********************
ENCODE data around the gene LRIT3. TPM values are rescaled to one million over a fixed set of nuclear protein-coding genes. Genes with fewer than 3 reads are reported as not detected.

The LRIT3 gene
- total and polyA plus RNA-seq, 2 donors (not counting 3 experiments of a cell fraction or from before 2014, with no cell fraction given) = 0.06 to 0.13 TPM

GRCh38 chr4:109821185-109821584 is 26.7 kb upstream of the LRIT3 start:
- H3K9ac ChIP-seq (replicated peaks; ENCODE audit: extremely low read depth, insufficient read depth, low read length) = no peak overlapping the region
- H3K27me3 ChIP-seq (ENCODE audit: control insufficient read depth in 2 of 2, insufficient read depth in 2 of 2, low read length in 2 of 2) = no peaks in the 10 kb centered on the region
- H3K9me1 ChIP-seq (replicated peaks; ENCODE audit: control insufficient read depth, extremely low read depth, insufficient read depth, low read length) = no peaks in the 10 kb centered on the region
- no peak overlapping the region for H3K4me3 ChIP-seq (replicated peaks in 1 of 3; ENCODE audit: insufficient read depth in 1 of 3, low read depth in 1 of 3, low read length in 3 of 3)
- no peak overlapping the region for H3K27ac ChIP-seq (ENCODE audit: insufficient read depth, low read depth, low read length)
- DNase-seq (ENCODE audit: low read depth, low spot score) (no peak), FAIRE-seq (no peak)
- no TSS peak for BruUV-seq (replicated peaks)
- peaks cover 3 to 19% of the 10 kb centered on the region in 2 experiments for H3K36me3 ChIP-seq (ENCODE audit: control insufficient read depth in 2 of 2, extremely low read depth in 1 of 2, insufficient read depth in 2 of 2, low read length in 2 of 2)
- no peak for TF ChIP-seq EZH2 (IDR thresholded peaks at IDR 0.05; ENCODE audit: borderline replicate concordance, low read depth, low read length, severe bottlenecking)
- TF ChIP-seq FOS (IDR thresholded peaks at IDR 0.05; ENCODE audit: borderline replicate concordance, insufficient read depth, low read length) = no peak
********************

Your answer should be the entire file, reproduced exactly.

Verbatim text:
ENCODE data around the gene LRIT3. TPM values are rescaled to one million over a fixed set of nuclear protein-coding genes. Genes with fewer than 3 reads are reported as not detected.

The LRIT3 gene
- total and polyA plus RNA-seq, 2 donors (not counting 3 experiments of a cell fraction or from before 2014, with no cell fraction given) = 0.06 to 0.13 TPM

GRCh38 chr4:109821185-109821584 is 26.7 kb upstream of the LRIT3 start:
- H3K9ac ChIP-seq (replicated peaks; ENCODE audit: extremely low read depth, insufficient read depth, low read length) = no peak overlapping the region
- H3K27me3 ChIP-seq (ENCODE audit: control insufficient read depth in 2 of 2, insufficient read depth in 2 of 2, low read length in 2 of 2) = no peaks in the 10 kb centered on the region
- H3K9me1 ChIP-seq (replicated peaks; ENCODE audit: control insufficient read depth, extremely low read depth, insufficient read depth, low read length) = no peaks in the 10 kb centered on the region
- no peak overlapping the region for H3K4me3 ChIP-seq (replicated peaks in 1 of 3; ENCODE audit: insufficient read depth in 1 of 3, low read depth in 1 of 3, low read length in 3 of 3)
- no peak overlapping the region for H3K27ac ChIP-seq (ENCODE audit: insufficient read depth, low read depth, low read length)
- DNase-seq (ENCODE audit: low read depth, low spot score) (no peak), FAIRE-seq (no peak)
- no TSS peak for BruUV-seq (replicated peaks)
- peaks cover 3 to 19% of the 10 kb centered on the region in 2 experiments for H3K36me3 ChIP-seq (ENCODE audit: control insufficient read depth in 2 of 2, extremely low read depth in 1 of 2, insufficient read depth in 2 of 2, low read length in 2 of 2)
- no peak for TF ChIP-seq EZH2 (IDR thresholded peaks at IDR 0.05; ENCODE audit: borderline replicate concordance, low read depth, low read length, severe bottlenecking)
- TF ChIP-seq FOS (IDR thresholded peaks at IDR 0.05; ENCODE audit: borderline replicate concordance, insufficient read depth, low read length) = no peak